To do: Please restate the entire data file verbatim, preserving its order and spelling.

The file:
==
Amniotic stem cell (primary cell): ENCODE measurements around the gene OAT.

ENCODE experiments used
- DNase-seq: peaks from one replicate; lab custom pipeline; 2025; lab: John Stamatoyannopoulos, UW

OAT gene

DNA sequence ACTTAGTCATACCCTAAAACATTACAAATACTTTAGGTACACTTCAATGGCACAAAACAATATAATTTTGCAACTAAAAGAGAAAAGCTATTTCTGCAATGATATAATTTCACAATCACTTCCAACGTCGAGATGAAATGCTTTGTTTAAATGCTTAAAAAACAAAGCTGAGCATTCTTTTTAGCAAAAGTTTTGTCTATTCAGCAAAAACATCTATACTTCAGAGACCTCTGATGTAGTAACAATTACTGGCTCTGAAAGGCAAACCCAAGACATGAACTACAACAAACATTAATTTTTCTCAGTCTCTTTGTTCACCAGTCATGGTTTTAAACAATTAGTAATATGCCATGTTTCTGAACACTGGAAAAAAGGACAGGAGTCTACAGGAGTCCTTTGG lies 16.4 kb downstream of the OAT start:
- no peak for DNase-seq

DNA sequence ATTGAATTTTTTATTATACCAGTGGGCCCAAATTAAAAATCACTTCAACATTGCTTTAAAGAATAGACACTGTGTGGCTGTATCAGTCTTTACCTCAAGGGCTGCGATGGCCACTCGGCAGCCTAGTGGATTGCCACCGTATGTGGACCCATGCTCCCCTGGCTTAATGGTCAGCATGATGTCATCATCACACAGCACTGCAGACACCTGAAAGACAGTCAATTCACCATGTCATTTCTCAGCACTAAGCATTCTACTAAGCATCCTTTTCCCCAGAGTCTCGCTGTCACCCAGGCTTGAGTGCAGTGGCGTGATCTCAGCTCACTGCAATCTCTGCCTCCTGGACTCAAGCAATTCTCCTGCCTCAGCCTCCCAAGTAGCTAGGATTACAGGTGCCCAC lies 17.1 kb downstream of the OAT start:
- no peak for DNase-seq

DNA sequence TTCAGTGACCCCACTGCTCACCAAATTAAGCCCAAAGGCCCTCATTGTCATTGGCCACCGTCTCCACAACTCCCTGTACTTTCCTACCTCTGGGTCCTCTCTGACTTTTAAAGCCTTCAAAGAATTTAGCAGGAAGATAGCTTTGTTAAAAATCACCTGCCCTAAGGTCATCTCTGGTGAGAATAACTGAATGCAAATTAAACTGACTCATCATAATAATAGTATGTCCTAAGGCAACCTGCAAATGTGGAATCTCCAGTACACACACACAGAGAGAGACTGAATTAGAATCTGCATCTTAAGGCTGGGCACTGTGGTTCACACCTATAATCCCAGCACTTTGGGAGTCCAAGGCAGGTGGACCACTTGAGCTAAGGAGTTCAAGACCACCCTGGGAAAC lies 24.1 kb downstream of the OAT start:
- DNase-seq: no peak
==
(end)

Amniotic stem cell (primary cell): ENCODE measurements around the gene OAT.

ENCODE experiments used
- DNase-seq: peaks from one replicate; lab custom pipeline; 2025; lab: John Stamatoyannopoulos, UW

OAT gene

DNA sequence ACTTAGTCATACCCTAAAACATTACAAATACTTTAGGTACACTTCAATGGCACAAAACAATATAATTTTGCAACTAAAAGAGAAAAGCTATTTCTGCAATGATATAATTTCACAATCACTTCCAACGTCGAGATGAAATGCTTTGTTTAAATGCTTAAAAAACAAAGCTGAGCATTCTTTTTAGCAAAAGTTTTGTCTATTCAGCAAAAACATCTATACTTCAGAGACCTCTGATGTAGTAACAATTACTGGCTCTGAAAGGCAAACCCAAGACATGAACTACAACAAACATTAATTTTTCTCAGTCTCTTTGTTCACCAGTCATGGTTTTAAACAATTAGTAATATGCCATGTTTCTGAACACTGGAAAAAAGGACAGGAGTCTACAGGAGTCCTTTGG lies 16.4 kb downstream of the OAT start:
- no peak for DNase-seq

DNA sequence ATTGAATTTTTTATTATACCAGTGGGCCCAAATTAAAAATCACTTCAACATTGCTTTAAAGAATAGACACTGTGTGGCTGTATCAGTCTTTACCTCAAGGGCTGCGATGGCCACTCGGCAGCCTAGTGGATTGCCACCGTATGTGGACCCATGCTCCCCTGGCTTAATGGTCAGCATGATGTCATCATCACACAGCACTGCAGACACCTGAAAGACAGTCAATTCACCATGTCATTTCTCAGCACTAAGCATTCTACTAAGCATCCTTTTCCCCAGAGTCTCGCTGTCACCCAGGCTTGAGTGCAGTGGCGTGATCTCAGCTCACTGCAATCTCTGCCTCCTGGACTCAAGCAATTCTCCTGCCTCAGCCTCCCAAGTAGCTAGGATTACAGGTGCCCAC lies 17.1 kb downstream of the OAT start:
- no peak for DNase-seq

DNA sequence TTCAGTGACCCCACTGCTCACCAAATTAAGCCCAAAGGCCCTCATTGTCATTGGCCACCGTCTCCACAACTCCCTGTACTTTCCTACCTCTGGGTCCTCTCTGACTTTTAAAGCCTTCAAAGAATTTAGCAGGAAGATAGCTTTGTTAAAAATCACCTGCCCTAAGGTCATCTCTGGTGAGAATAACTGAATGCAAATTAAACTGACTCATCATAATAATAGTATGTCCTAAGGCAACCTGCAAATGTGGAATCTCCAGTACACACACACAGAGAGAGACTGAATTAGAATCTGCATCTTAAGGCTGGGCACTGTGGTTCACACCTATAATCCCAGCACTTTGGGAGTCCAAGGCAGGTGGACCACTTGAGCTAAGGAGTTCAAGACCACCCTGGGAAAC lies 24.1 kb downstream of the OAT start:
- DNase-seq: no peak